Start by cutting spending on items you can do without. For example, do you really need a $5 coffee every morning? Could you make do with a smaller, older car? Instead of an expensive vacation, would you be willing to try a staycation or stay-at-home vacation?
These types of choices are very personal, so there’s no right or wrong answer. But laying them out on the table will at least help you to understand your priorities and some of the options you may not have realized you had for saving money.
Few people get far in adulthood without accumulating some form of debt; credit cards, student loans, car loans, and mortgage payments are common. Credit cards and other forms of debt can be an essential part of your financial toolbox, but you must exercise care when using these tools. Understanding the difference between good debt and bad debt will go a long way toward making sure you use credit wisely and maintain a good credit history.
At the same time, it’s helpful to look for ways to make your debt less expensive while you’re paying it off. Transferring your credit card balances to a card with a 0 percent APR or refinancing your student loans, for example, could reduce the amount you pay in interest charges and speed up your debt payoff plans.
To build wealth, you have to start somewhere. The ability to save money is essential, but to save, you need to spend less than you earn. This may seem obvious, but it’s frequently easier said than done. Fortunately, even if your budget doesn’t allow much wiggle room, there are dozens of ways to save money, including
Reducing your taxes: Nobody likes paying taxes, but they’re an important aspect of any financial plan. Even if you don’t make much money, you might be surprised to learn how certain tax strategies and decisions can impact your finances.
Learning how to minimize the impact that taxes have on your finances can ensure that more money is going into your pocket and moving you toward your financial goals. This includes claiming all the deductions and tax credits you’re eligible for and maximizing contributions to tax-advantaged accounts, such as an employer’s 401(k) plan, an IRA or a Health Savings Account (HSA), as often as possible.
Setting up automatic savings: One of the best and most-convenient paths toward saving is to sign up for automatic savings. Open a savings account and then link your checking account to it so that an affordable, fixed amount is automatically transferred into your savings account every month.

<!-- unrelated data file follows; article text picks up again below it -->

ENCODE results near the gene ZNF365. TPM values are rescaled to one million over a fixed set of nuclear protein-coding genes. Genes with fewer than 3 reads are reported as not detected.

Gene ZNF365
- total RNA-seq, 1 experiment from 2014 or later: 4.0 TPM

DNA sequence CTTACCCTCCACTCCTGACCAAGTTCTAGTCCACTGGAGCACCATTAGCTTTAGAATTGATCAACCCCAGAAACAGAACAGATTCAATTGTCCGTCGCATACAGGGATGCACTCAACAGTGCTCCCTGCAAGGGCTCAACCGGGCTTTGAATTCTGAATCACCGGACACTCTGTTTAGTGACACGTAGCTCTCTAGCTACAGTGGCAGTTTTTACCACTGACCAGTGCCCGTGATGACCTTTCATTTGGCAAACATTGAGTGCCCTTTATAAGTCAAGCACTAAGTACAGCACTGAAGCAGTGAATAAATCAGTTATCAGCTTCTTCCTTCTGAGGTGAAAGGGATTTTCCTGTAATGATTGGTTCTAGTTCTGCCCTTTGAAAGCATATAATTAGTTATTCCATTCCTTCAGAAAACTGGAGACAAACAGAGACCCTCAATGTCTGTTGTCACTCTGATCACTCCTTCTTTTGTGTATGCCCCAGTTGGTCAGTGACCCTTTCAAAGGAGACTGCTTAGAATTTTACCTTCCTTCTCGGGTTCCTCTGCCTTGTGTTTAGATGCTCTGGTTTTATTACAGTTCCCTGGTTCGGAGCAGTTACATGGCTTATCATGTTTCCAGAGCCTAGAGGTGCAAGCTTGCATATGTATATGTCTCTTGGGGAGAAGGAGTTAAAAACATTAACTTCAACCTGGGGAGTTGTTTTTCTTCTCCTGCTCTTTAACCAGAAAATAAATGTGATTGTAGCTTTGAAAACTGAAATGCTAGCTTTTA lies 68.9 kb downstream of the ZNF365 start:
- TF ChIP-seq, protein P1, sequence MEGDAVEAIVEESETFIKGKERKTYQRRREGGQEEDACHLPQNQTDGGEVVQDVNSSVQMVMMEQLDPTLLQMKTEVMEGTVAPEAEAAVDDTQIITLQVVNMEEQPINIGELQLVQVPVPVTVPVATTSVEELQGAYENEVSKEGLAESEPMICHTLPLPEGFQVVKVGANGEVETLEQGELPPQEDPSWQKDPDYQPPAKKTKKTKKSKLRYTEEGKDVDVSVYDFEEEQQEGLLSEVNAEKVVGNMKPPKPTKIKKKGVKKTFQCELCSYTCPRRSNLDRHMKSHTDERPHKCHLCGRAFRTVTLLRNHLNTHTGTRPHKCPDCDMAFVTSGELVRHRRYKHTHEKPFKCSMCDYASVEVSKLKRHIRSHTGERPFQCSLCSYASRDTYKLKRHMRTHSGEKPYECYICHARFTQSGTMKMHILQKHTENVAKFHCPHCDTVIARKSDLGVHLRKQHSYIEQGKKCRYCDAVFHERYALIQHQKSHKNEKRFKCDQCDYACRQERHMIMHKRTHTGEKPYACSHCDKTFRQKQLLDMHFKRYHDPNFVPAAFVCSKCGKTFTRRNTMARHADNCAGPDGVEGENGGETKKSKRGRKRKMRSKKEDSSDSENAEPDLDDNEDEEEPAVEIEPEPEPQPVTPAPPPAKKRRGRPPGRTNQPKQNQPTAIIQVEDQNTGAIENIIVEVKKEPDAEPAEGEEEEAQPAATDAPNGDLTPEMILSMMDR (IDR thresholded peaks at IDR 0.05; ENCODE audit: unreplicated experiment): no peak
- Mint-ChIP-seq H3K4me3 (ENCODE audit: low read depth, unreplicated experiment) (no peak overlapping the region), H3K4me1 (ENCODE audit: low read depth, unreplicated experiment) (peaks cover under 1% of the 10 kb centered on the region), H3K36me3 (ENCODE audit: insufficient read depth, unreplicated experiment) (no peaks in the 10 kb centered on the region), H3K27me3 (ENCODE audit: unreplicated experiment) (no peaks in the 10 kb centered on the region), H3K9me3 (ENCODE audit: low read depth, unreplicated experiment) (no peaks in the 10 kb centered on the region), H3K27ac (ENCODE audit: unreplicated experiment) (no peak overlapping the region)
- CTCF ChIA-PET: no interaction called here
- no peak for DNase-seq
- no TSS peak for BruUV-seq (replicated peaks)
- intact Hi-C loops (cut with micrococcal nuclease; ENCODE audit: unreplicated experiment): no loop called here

Shopping smart and living frugally: Plan weekly menus and meal prepping around inexpensive, nutritious foods and draw your shopping list directly from these menus. Try to avoid running to the store multiple times a week by designating one day a week as a shopping day. When that day rolls around, take your list to a local discount market and stick to the list.
Clip paper coupons to redeem at grocery stores, drug stores, restaurants, and more, or try using one of the many available coupon apps to remove page flipping and scissors from the equation.
Shop for clothes, furniture, and toys at garage sales, thrift stores, and vintage shops, but spring for new mattresses, upholstered furniture, swimsuits, underwear, bike helmets, shoes, and the like—never buy these types of items used.
Attempt to spend money only when you really you need to. For example, use your local library for books instead of cluttering up your space with expensive tomes that you’ll probably only read once, if at all.
Spending money to save money: This may sound like an oxymoron or a contradictory combination of words, but there are many real-life examples that can save you some serious bucks. For instance, don’t put off taking your car in for scheduled maintenance and don’t skip your six-month dental cleaning and checkup. These preventive strategies may be painful to your pocket, but skipping out on either could lead to a lot more pain and expense down the road.